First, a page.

Spending cuts are not an economic panacea. Neither are asset sales.

WHY is the Gillard government so fixated on a budget surplus? There is still slack in the economy. Underlying inflation is low. Commonwealth debt peaked at 10 per cent of gross domestic product in 2011-12 and is expected to fall to 9.4 per cent in 2012-13.

According to the International Monetary Fund, Commonwealth debt is about one-tenth of the debt of the Group of Seven advanced industrial countries. And yet the IMF has now abandoned its support for austerity budgetary policies. In the face of the prospect of a ''double dip'' depression in 2013 on top of the 2008 global financial crisis, the IMF recognises that policies putting debt reduction first are ''pro-cyclical'' - that is, they will amplify the likely global recession rather than offset it.

Australia is one of only seven countries with a AAA credit rating. It is probably better placed than any other country to run an expansionary budget to keep Australia on a full employment growth path and help ensure Australia doesn't contribute to a global downturn next year.

Official global forecasts indicate growth is likely to slow next year. In the midyear economic and fiscal outlook (MYEFO) published last week, the Treasury said bluntly that in terms of the international economy, ''all the risks are firmly on the downside''. It doesn't appear that the government has got the message.

The MYEFO measures to curb government spending and concessions (apart from monthly corporate tax payments) can be justified on equity and efficiency grounds.

But from a macro-economic perspective (the impact on spending in the rest of the economy) the main justification for the cuts is that they would ''make room'' for higher priority spending, including the Gonski education reforms, the National Disability Insurance Scheme and a means-tested dental scheme to replace the existing dental rort set up by the Howard government.

Obsessive debate about the budget deficit misses the point. In the current economic climate the risks in achieving a 3 per cent growth rate and keeping unemployment from rising above 5.5 per cent are both on the downside.

In terms of maintaining a full employment growth path, it is the change in government spending which is important. To get to a near-to-balanced budget in 2012-13 (a $1.5 billion surplus, equal to 0.1 per cent of GDP), the government has to cut $45.5 billion out of the income-expenditure stream compared to 2011-13.

Even if all this spending was pure waste, it still represents a lot of income for many people who in turn spend this money on other people's services and products.

Unless this cut in the income-expenditure flow from government spending - equal to 3 per cent of GDP - is matched by spontaneous growth in private spending, all the government will have achieved will be to ''make room'' for further growth in unemployment.

The situation cries out for public borrowing to fund nation-building infrastructure to fill the gap. But instead of selling bonds at 3 per cent, Infrastructure Australia recommended in a recent report some $200 billion of commercially viable, publicly owned assets (mainly port, electricity and water) be sold off to the private sector so the government can finance new infrastructure.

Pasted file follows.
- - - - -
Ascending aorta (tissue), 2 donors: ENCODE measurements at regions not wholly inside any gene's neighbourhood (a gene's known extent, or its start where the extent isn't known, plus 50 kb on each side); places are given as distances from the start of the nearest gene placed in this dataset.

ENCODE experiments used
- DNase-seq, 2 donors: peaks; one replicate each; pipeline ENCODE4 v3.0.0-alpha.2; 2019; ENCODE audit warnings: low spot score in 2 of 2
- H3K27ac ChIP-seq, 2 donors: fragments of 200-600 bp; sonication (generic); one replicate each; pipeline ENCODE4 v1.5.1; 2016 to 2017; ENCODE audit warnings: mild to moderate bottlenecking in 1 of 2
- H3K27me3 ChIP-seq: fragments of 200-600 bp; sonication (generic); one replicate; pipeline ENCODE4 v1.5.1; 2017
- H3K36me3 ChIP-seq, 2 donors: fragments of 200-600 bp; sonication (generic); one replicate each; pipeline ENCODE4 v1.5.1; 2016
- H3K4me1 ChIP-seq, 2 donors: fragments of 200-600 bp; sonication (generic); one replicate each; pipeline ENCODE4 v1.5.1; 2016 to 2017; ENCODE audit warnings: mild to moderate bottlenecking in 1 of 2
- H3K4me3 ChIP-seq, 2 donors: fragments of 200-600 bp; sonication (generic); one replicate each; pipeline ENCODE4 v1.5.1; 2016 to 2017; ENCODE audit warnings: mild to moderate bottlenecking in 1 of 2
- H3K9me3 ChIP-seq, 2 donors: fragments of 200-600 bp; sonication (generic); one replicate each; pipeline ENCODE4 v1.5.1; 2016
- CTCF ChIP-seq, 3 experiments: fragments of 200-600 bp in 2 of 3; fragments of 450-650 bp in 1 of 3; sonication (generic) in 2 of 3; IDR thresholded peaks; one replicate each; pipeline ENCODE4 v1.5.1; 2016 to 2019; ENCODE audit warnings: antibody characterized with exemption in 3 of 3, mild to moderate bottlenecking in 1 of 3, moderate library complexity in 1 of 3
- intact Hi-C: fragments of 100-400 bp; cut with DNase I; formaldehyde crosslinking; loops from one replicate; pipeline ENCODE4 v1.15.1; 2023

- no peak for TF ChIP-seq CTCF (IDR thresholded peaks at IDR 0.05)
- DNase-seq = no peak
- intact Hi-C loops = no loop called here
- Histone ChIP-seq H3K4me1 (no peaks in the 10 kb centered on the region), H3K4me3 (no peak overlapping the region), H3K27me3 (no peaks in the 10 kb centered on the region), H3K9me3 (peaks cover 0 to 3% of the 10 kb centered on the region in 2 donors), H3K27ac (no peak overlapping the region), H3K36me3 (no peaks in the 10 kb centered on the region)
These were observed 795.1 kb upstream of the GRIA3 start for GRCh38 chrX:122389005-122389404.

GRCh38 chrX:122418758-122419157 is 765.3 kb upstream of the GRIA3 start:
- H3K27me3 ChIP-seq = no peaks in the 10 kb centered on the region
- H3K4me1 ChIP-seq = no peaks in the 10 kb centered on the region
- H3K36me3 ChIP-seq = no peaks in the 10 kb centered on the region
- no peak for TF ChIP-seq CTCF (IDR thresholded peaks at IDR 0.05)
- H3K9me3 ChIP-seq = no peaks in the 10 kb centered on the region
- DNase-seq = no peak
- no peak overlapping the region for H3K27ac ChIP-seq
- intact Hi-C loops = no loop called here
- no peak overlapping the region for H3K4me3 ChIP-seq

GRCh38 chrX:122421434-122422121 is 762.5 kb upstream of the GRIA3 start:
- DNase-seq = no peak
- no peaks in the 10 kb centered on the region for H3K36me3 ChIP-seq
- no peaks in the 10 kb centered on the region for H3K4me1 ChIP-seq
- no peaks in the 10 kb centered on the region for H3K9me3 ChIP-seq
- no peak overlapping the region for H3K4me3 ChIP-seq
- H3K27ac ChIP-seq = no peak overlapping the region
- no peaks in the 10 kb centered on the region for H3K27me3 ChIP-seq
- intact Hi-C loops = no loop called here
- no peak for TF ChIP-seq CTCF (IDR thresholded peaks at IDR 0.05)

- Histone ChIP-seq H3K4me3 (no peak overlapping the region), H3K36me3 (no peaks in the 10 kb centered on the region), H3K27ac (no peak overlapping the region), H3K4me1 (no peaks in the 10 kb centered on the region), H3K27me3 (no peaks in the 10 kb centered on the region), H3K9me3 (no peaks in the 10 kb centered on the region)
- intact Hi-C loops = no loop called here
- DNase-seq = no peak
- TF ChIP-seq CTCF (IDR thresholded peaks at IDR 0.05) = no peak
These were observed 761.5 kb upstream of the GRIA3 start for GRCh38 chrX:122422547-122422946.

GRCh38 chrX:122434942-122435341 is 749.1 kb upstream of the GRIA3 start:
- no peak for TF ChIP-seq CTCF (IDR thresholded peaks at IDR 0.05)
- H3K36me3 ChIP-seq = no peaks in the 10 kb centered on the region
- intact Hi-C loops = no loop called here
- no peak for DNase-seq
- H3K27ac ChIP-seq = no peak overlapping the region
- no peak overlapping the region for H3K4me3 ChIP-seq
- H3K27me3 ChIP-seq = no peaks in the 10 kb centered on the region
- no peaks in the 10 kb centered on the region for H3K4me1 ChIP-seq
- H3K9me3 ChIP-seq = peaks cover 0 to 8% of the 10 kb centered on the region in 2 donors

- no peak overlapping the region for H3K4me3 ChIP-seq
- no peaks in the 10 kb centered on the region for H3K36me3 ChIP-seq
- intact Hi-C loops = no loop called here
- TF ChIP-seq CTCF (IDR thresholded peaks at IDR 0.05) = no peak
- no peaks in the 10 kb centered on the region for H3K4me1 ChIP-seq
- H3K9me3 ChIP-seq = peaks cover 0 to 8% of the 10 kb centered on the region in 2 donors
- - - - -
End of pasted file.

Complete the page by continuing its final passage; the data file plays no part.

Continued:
In financial terms, the proposal is the equivalent to the taxpayer borrowing at somewhere between 7 to 10 per cent. No wonder investment bankers especially demand governments balance budgets.

In Victoria, electricity assets are already privatised, and Water Minister Peter Walsh has announced water assets are not for sale. This leaves the Port of Melbourne. It is a vital state strategic asset. That is why port privatisation is not seen as an option for cities such as Rotterdam and Singapore whose governments are not in thrall to financial interests.

The Baillieu government recently appointed the former Kennett minister and now infrastructure industry privatisation lobbyist and Infrastructure Australia board member, Mark Birrell, as Port of Melbourne chairman.

Last week I was contacted by a market research organisation identifying itself as ASS that said it was conducing a survey on the Victorian economy. It was soon apparent the survey was designed to elicit broad attitudes to the Port of Melbourne, - whether the port was on the radar of voter concerns or not.

There is a fundamental conflict of interest between Birrell's different hats. As minister for major projects he was involved in financial planning of CityLink. The construction and design cost of the project was $1.2 billion. If the project had been financed by public borrowings (equal to about 7.5 per cent at the time), CityLink would have already been paid off. The toll can rise by up to 4.5 per cent a year plus CPI. Toll revenues (after expenses) of more than $400 million in 2011-12 would have accrued to the government. This would be available for investment elsewhere in Victoria, but instead goes to Transurban and has been available to cross-subsidise their poor investments elsewhere.

The return on the CityLink construction cost is now equal to 33 per cent and rising. The deal is not a triumph. It is usury.

Kenneth Davidson is a senior Age columnist.

Email: kdavidson@dissent.com.au